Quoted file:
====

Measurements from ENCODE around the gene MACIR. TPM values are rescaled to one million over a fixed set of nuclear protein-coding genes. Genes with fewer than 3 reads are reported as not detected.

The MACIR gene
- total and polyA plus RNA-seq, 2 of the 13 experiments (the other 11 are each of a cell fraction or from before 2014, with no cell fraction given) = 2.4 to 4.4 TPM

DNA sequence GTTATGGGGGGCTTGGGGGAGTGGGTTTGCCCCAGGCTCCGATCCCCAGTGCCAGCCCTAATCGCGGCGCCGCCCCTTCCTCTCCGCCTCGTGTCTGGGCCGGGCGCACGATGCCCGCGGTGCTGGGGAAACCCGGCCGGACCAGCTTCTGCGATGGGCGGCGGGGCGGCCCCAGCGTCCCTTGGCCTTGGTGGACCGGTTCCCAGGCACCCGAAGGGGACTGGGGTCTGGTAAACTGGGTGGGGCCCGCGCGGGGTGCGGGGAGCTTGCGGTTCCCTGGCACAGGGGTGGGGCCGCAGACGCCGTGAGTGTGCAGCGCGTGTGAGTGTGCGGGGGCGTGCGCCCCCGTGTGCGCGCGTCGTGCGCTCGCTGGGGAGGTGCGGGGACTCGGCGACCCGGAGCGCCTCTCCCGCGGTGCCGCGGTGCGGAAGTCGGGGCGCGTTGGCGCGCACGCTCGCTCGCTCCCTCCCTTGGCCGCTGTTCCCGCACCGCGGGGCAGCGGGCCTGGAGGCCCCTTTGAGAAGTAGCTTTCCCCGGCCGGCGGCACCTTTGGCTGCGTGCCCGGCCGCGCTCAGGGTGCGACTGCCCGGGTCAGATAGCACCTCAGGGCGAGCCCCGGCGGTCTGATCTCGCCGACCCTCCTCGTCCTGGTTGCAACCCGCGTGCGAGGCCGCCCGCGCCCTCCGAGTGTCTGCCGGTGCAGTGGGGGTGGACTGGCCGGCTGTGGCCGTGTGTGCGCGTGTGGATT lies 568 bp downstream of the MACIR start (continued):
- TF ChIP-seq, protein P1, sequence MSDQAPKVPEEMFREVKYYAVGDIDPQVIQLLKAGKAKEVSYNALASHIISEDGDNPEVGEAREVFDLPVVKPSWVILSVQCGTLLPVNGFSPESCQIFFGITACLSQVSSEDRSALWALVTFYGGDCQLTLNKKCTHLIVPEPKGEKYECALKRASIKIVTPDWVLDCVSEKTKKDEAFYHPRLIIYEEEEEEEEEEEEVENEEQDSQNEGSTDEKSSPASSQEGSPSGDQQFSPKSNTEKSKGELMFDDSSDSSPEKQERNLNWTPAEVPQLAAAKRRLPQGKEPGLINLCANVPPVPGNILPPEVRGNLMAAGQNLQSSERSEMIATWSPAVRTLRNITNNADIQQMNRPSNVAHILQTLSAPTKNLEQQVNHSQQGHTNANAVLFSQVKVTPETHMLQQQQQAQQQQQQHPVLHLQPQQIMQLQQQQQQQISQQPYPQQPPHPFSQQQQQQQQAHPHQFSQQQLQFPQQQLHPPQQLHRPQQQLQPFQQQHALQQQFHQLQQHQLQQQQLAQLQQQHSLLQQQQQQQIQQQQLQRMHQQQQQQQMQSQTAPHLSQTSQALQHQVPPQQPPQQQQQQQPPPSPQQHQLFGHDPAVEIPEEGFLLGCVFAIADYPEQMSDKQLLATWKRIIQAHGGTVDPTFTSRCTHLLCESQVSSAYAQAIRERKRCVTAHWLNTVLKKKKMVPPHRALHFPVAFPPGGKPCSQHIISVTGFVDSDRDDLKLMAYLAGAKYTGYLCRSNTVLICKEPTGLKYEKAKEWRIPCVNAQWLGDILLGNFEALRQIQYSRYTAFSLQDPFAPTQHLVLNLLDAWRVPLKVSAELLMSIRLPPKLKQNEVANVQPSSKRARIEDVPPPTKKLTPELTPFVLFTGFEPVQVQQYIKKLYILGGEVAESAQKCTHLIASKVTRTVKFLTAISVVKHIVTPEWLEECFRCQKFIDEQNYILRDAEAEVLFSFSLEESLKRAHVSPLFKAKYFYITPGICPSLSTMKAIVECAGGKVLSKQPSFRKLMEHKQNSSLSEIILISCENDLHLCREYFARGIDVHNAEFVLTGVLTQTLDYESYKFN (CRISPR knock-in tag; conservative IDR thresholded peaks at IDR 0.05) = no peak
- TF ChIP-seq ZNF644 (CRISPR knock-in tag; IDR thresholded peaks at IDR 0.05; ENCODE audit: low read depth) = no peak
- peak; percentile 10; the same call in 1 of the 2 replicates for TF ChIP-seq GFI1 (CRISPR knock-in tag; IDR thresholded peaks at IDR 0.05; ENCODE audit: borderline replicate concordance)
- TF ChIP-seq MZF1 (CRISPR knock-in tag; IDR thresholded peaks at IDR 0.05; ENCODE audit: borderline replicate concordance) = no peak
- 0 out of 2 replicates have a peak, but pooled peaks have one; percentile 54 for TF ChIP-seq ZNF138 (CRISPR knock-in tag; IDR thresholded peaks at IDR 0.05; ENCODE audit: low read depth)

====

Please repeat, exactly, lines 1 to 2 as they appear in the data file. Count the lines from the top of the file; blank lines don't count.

Measurements from ENCODE around the gene MACIR. TPM values are rescaled to one million over a fixed set of nuclear protein-coding genes. Genes with fewer than 3 reads are reported as not detected.

The MACIR gene